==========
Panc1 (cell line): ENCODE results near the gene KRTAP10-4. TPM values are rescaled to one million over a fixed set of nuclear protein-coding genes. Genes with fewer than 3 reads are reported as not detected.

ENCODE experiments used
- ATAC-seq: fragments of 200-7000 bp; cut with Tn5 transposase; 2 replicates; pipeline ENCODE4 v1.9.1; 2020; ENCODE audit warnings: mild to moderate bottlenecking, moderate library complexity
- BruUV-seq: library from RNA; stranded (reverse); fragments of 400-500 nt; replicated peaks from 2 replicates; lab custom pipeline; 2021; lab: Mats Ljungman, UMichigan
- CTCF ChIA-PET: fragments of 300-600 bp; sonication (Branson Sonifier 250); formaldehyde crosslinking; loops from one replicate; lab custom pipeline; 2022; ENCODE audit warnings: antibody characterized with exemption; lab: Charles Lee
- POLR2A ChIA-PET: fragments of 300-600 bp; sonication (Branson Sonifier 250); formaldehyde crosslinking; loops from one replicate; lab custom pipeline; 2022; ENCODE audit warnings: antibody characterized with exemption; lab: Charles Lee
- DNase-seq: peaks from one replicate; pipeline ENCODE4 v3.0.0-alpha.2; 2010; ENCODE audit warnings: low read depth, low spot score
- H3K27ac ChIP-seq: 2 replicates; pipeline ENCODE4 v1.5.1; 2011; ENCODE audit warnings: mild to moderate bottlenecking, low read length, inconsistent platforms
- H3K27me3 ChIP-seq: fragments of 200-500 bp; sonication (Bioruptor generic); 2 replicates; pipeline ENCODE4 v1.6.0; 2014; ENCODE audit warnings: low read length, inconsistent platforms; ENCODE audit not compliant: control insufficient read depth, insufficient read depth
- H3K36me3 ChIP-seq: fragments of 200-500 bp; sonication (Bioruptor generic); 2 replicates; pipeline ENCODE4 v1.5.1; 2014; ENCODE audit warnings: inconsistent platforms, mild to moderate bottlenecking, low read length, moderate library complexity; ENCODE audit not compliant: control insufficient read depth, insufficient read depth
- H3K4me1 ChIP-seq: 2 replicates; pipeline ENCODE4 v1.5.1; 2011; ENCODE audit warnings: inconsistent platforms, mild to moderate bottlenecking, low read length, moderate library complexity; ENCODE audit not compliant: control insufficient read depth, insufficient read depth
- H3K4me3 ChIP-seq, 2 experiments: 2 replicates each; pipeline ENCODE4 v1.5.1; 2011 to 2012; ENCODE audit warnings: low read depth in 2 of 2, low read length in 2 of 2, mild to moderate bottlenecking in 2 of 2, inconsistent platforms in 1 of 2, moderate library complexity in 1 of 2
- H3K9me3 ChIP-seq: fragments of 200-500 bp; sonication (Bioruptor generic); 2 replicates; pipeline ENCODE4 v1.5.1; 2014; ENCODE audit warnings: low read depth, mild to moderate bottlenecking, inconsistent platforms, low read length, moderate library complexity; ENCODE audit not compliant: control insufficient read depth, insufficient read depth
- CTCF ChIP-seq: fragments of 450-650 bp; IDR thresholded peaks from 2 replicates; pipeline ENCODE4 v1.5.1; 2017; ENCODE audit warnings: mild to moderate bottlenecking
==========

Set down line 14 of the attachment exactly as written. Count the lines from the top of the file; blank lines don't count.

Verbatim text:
- CTCF ChIP-seq: fragments of 450-650 bp; IDR thresholded peaks from 2 replicates; pipeline ENCODE4 v1.5.1; 2017; ENCODE audit warnings: mild to moderate bottlenecking